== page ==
What’s the difference and does it matter?
You might be wondering right now how these two words, “sharing” and “gigging” have even made it into a single title together, and what in the world it has to do with a food marketplace like Plates. But everything we do must have a “why” for it to be not only meaningful but impactful, effective and ultimately successful. So pull up a chair and tuck in your napkin as we dish out the basics of how our modern methods of exchanging resources can provide nourishing shared connections AND profitable gig-like relationships all while being lip-smacking good.
A trip down memory lane
When the sharing economy concept hit the streets figuratively in Rachel Botsman’s 2009 book, “What’s Mine is Yours: Collaborative Consumption” and literally in 2010 with Uber’s first ride-share, the purpose was to focus more on access than ownership. The lofty goal was to service supply and demand by connecting people through symbiotic relationships instead of connecting retailers with consumers’ pocketbooks.
Just 5 short years later, this model built on trust and mutual respect for community value, showed signs of caving to typical profit-driven hierarchies. Elevated focus on convenience and cost gave way to the term gig overshadowing sharing as the moniker of choice for this infantile ecosystem. As such, the term gig has earned somewhat of a bad connotation, but does it really deserve it? And for new-comers to the table, such as Plates, which do we identify as? More importantly, which do you identify with?
What is the Sharing Economy and the Gigging Economy
Today you will hear both terms used somewhat interchangeably. The Sharing economy has been defined as the ability to earn income by renting out unused resources to individuals, whereas gig economy is an offering of services for payment on a flexible, contract basis to individuals and/or companies.Surely, those definitions clear it up for you. No?
It’s easy to immediately see how lines are blurred when looking at Uber, Airbnb and even Etsy whose contractors deal in both resources and services in a single transaction. Let’s revisit this in a bit.
Is Sharing better than Gigging?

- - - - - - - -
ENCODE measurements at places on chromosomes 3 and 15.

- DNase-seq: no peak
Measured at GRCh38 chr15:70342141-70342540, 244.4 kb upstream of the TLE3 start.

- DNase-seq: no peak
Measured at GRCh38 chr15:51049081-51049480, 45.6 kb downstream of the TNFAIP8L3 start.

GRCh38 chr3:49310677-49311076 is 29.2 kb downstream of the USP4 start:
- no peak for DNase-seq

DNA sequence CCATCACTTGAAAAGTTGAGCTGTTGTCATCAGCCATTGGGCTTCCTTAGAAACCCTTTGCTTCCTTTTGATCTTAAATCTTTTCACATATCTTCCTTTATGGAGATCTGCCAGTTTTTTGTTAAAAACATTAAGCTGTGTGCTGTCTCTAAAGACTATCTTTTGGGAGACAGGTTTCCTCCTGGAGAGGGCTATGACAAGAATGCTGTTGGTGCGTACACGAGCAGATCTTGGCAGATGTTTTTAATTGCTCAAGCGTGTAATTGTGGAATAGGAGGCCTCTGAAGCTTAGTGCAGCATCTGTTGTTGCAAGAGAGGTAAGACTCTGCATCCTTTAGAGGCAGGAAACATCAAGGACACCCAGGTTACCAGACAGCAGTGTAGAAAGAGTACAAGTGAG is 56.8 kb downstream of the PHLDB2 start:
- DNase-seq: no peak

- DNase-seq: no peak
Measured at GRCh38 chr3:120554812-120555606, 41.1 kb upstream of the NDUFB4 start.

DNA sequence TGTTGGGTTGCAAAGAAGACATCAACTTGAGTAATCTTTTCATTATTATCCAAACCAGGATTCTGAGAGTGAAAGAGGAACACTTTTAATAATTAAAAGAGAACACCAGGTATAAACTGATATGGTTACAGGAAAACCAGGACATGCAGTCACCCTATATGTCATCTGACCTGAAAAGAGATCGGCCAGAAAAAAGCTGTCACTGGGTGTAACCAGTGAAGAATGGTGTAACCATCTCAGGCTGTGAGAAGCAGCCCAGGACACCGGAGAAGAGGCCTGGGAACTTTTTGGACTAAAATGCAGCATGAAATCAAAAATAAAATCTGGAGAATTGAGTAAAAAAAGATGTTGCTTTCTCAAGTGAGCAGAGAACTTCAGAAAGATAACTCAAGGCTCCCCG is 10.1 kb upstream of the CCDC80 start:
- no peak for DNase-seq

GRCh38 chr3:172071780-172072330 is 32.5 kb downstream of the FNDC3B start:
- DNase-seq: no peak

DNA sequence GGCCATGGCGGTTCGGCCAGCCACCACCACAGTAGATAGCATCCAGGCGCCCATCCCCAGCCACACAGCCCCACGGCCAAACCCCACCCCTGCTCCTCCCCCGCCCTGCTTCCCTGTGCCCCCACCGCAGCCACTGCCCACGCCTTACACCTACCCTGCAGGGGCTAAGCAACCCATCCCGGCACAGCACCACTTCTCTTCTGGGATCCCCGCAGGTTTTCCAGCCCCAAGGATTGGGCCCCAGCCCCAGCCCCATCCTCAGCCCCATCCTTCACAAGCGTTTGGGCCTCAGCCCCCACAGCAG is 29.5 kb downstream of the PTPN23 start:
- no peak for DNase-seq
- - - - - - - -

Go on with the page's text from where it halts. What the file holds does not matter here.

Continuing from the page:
Neither sharing nor gigging are inherently bad or good. Each concept seeks to take their place in the supply and demand cycle, and both shift focus from business-to-consumer (B2C) to peer-to-peer (P2P) relationships. Both leverage the power of e-commerce to enable ease of provider/consumer connections and each, on occasion, have overstepped their initially equitable, community-driven mission to err on the side of profits over privacy, and market growth over fair dealings.
Yes, it always comes down to money. You can’t deny it, you want to be profitable too. But you also want to do the right thing, and doing the right thing has the added bonus of feeling good.
So you might say it is easy to feel the difference between sharing and gigging: Sharing gives us warm, fuzzy feelings, evoking concepts of childhood innocence with phrases like, “Sharing is Caring” and to “Share, Share, Share is Fair, Fair, Fair” teaching us how to be more group-minded. When the sharing economy was first seen as being a viable model many expressed concerns it was communistic or hippy-esque! But $82 billion IPO valuations have mostly quieted fears of socialistic-overtones.
The term gig, has its own set of implications. It’s recent usage comes with feelings of being insular, unattached, without long-term commitment and lacking big-picture perspective. But its history couldn’t be any more at odds. The term “gig” was coined in the 1920’s by jazz musicians and is simply a shortened form of today’s favorite marketing buzz-word: engagement. It’s highly doubtful those emotionally charged artists would think of themselves as being insular or unattached. And engagement is viewed as the gold-standard for measuring quality and success.